TOKYO (Reuters) - Japan’s core machinery orders unexpectedly tumbled in May on persistent weakness in the services sector, and the government downgraded the outlook for orders for the first time in eight months, raising doubts about the strength of the economic recovery.
The result is also particularly surprising given recent signs of an upswing in momentum. It suggests policymakers will have their work cut out in their quest to foster sustainable growth - especially if businesses show reluctance to invest, though some analysts caution against reading too much into the weak numbers.
Core orders, a highly volatile data series regarded as an indicator of capital spending in the coming six to nine months, dropped 3.6 percent in May from the previous month, Cabinet Office data showed on Monday.
It was the steepest month-on-month decline since August 2016, and sharply undershot the 1.7 percent increase expected by economists in a Reuters poll. In April, they declined 3.1 percent.
Core orders from the services sector fell 5.1 percent, down for a third straight month, dragged by declines in orders from transportation firms for computer systems and railway cars, and from telecommunications and construction industries.
Orders from manufacturers rose 1.0 percent in May from the previous month, up for a fourth straight month, led by gains in orders for turbines and boilers.
The government cut its assessment of machinery orders for the first time since September 2016, saying they are stalling, in a worrying sign businesses may be turning cautious on investing.
“Machinery orders probably won’t be very strong (in the coming months),” a Cabinet Office official said.
“We can’t say they will significantly worsen, but we don’t hear companies saying they will start recovering in July-September,” the official said.
Some analysts echoed the government’s pessimism.
“The results were extremely weak...There is a high chance core machinery orders will decline for the second quarter in a row (in April-June),” said Koya Miyamae, senior economist at SMBC Nikko Securities, in a note.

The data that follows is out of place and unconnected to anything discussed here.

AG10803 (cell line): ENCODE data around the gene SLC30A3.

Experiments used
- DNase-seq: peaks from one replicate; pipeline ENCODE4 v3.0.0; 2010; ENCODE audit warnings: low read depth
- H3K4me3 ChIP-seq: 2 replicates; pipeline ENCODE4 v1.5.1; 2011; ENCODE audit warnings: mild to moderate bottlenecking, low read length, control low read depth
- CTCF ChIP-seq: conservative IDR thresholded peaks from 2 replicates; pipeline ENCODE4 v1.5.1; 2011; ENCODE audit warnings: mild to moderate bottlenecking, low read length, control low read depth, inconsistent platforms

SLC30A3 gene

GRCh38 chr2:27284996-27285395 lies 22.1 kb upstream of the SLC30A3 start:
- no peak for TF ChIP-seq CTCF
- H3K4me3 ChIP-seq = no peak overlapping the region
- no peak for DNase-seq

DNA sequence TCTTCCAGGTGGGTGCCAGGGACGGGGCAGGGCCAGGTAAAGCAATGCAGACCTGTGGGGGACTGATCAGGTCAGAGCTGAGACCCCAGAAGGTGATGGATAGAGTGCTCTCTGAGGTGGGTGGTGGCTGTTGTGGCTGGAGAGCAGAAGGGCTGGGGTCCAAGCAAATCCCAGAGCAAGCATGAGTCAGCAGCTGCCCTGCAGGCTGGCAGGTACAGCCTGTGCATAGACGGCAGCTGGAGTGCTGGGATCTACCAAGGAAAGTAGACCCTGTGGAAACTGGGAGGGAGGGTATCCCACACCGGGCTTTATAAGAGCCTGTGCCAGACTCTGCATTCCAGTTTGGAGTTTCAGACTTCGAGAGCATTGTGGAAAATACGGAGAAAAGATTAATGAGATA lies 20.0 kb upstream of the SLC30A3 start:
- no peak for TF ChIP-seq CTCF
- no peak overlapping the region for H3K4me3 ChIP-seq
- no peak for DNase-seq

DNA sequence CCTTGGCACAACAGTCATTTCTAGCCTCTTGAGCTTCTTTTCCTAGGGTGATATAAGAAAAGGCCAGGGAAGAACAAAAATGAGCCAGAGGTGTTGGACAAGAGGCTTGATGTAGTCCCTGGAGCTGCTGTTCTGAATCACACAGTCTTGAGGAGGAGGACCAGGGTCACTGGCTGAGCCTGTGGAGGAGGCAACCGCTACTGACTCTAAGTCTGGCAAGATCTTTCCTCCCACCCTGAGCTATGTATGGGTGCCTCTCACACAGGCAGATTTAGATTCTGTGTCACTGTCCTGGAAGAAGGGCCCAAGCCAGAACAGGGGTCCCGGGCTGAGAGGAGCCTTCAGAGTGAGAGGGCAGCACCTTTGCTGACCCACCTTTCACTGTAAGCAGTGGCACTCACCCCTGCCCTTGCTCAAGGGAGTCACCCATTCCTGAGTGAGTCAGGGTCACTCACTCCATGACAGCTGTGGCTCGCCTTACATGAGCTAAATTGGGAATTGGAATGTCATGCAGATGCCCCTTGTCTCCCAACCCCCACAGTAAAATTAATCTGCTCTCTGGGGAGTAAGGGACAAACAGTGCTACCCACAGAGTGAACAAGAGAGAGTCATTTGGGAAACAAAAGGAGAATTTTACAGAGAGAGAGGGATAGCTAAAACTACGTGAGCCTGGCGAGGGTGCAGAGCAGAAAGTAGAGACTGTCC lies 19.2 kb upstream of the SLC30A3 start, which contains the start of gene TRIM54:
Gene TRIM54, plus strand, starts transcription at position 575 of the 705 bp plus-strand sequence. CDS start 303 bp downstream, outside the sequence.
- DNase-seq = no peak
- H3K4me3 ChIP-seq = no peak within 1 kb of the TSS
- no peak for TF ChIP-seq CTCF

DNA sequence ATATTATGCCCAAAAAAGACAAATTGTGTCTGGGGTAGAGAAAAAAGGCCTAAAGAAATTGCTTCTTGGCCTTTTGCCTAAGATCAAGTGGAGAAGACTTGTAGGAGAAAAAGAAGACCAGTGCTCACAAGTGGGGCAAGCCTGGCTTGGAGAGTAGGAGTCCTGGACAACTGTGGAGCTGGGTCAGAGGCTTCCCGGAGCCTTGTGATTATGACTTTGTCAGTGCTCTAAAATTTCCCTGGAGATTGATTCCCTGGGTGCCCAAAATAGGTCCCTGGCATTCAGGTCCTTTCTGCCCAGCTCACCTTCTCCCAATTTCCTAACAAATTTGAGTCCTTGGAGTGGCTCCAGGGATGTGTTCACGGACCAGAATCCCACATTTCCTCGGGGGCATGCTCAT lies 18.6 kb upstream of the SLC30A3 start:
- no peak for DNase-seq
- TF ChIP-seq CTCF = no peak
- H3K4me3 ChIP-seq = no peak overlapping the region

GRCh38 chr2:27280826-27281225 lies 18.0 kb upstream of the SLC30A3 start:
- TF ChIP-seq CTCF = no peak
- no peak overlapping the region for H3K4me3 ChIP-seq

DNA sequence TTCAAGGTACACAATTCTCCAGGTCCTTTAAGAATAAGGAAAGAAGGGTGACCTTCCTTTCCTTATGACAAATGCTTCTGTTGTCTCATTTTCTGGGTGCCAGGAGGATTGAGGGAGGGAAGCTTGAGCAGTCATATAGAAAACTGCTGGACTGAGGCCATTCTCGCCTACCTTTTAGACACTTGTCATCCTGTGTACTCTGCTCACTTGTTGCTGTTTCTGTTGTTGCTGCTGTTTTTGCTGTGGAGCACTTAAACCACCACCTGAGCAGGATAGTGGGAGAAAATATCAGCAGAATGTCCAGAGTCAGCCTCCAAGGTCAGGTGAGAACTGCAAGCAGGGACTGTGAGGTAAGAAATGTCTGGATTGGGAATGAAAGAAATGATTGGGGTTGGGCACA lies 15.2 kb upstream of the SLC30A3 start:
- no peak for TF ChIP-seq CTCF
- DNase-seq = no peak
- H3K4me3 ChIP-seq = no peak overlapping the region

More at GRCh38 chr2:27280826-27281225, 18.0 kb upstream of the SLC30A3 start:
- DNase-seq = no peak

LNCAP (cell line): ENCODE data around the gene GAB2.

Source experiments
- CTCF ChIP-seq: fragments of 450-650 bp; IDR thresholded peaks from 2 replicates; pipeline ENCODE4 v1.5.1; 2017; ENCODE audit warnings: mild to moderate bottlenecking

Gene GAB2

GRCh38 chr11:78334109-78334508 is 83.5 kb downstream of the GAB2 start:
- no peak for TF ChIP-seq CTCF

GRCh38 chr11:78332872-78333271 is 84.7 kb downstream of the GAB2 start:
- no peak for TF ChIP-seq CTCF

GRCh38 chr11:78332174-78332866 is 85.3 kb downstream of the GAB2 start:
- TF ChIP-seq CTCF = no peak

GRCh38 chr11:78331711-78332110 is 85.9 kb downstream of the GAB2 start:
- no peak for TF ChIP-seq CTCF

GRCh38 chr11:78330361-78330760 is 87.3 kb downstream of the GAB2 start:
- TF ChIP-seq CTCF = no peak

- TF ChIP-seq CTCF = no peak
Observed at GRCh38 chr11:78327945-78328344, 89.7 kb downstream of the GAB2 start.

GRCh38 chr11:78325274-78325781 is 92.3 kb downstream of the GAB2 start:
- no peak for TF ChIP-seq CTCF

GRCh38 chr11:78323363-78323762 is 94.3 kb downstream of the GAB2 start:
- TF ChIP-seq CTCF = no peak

Miyamae said it was surprising that orders declined from sectors such as transportation, postal and construction, which have been hit by labor shortages.
However, some analysts say the Monday’s data should be taken with a pinch of salt.
“Machinery orders are volatile...it’s better to look at the BOJ tankan in this case,” said Hidenobu Tokuda, senior economist at Mizuho Research Institute.
The BOJ tankan, a closely-watched central bank survey, showed that big firms plan to raise their capital spending by 8.0 percent in the current fiscal year to March 2018.
Confidence among Japan’s big manufacturers hit its highest level in more than three years in the June quarter, the survey also showed.
Indeed, recent data suggested momentum was picking up, though it wasn’t clear if the economic recovery was broadening out, with industrial output falling faster in May than at any time since the devastating earthquake of March 2011.
Japanese policymakers hope capital spending will help revitalize the world’s third-largest economy and pull it out of years of deflation and stagnation.
Speaking shortly after the machinery orders results were released, Bank of Japan Governor Haruhiko Kuroda reiterated the central bank’s resolve to maintain its massive stimulus program until inflation is stably above its 2 percent target.
He also said inflation is likely to gradually accelerate towards 2 percent reflecting improvements in the economy.
Japan’s economy expanded an annualized 1.0 percent in the first quarter on robust exports and household spending, while business confidence hit a three-year high in the three months to June.
Reporting by Minami Funakoshi; Editing by Chang-Ran Kim & Shri Navaratnam